After the completion of their undergraduate programme, most new graduates heave sighs of relief that their days of ‘stress’ are over; that they are finally free to live and enjoy their time as they please.
Typically, most graduates regard studying as bondage and consider graduation as the beginning of freedom. As a result, the phase of life after the end of projects defense is dedicated to elaborate celebration of various forms and rites that are performed to ‘cleans’ self from what most graduates consider ‘university stress’.
The association of life in college (university) with stress and the considering of graduation as marking the end of the so called stress, has dangerous implications for individuals who think along that line.
What Most Graduates Think
By holding that notion, these individuals make the mistake of entertaining the belief that
- 1) After graduation, studying becomes a leisure and no more a necessity;
- 2) Graduation marks the end of need for intense /pressured preparation
- 3) Examinations ends after graduation
- 4) Making plans is an academic exercise
- 5) Asking hard questions and seeking out helps on ‘how tos’, is a lecture room stuff
- 6) Planning elaborate vacations and leisure visits are important ventures that can’t be made to wait.
- 7) Noting important guides or jotting helpful advice down are non classy act that should be avoided.
- 8) After vacations and the rest of the leisure, there are available jobs that can be secured and commenced immediately, through the aid of friends, relations etc. Therefore, there’s no need for much self strain in this regard.
- 9) Outward look, online image count for nothing (or does not matter). As long as one knows what one wants, everything will fall into shape.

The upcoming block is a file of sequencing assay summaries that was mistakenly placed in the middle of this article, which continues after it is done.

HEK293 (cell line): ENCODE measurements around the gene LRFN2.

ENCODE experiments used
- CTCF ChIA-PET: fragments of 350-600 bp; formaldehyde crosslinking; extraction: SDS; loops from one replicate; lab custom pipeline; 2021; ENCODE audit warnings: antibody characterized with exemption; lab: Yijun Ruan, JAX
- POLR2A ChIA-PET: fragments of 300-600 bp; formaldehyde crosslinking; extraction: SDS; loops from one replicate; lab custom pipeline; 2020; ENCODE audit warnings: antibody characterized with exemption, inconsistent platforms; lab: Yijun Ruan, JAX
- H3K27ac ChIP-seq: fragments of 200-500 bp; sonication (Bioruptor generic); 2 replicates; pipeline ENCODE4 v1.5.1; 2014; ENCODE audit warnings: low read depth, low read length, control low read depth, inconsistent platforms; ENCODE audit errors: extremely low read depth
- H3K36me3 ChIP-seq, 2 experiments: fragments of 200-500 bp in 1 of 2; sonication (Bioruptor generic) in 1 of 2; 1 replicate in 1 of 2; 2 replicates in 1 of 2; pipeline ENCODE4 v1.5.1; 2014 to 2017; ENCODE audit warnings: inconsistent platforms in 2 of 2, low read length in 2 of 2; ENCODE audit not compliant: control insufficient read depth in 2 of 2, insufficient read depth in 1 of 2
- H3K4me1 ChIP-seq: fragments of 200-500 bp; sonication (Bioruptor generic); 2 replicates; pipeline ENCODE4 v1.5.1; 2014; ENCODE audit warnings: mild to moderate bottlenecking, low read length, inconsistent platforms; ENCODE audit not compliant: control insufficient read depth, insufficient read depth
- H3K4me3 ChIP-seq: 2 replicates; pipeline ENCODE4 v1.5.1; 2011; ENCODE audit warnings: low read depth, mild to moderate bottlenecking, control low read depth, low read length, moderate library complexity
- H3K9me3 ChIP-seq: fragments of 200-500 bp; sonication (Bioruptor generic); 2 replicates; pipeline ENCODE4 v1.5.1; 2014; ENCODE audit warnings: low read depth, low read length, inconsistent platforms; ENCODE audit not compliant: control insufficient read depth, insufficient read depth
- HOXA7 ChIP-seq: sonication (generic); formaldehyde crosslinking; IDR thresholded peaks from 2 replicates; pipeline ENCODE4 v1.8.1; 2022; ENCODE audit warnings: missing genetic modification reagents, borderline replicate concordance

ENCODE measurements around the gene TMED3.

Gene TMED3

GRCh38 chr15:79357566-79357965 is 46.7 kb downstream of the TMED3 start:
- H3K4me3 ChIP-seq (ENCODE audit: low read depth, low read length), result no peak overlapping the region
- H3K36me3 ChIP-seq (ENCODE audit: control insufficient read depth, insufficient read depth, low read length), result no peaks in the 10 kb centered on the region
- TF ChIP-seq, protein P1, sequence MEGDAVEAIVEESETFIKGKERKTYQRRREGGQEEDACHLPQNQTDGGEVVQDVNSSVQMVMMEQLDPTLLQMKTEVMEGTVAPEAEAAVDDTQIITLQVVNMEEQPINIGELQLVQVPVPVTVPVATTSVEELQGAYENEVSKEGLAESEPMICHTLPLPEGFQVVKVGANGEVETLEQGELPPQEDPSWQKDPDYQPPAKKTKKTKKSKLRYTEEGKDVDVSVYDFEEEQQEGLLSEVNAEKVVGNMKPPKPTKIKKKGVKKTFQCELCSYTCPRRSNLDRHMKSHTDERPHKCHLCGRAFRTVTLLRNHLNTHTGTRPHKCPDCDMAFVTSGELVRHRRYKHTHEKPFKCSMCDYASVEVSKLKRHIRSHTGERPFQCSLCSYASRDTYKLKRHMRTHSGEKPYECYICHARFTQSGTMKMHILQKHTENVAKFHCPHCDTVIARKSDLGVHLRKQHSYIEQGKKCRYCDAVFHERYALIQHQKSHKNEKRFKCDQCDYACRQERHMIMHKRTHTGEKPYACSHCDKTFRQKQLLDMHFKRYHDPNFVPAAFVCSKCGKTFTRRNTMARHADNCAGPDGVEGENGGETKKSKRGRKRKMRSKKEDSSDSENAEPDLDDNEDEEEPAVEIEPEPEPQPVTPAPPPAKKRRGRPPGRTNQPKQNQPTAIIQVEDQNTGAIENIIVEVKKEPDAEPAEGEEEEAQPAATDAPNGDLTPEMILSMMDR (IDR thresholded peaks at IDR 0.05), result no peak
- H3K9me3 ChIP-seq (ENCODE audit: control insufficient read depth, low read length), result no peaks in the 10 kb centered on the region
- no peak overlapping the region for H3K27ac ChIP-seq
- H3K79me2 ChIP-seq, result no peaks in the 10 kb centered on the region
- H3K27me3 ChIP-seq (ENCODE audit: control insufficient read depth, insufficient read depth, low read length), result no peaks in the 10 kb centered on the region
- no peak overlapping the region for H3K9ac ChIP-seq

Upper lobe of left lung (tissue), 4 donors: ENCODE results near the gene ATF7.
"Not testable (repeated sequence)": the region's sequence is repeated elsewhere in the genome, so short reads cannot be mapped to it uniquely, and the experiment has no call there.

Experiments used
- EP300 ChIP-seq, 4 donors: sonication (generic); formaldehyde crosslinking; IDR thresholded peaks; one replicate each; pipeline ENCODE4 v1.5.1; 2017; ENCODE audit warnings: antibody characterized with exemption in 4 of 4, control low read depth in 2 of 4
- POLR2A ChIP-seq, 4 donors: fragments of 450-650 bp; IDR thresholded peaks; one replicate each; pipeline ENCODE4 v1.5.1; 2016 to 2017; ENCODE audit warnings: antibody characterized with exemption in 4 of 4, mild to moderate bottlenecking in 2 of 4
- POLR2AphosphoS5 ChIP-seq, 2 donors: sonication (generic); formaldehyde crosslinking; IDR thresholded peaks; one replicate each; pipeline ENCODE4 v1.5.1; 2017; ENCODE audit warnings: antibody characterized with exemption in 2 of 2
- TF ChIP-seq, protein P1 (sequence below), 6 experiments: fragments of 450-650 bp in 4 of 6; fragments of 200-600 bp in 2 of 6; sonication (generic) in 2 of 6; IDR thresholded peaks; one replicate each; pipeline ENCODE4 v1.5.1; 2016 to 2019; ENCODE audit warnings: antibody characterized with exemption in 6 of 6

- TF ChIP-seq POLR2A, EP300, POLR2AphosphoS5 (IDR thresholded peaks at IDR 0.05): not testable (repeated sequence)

- 10) Professional success will suddenly be achieved.
Why the list goes on and can’t all be summarized here, they exactly are thinking patterns that are least tolerated by the world’s increasing competitive professional arena, (especially for the majority of persons of which the circumstances of their individual cases may not help to mitigate the ugly effects that may be occasioned by reckless professional unpreparedness).
The reason for this is not far fetched. Competition has a way of bringing up many criteria and using same to influence who gets what. As such, the professional world is more favourable to:
- 1) Individuals who, through their good records and actions, show that they have been prepared and are ready to create value or make valuable contributions or deliver value;
- 2) Persons who, at the beginning of their career, can afford to commit more to learning and self improvement; working longer hours to grow capabilities and gain professional momentum;
- 3) Individuals that deliberately commit to career planning and to seeking out advice from experienced professionals in their field of interest, etc, on relevant ‘how tos’ for career beginners;
- 4) Persons whose physical and online image does not compromise their professional interest. But whose daily enthusiasm and actions/ deeds promote their career;
- 5) Graduates who deliberately take up tasks that convey to professional observers that they ( the graduates) are useful or have something important to offer.
The Long In-between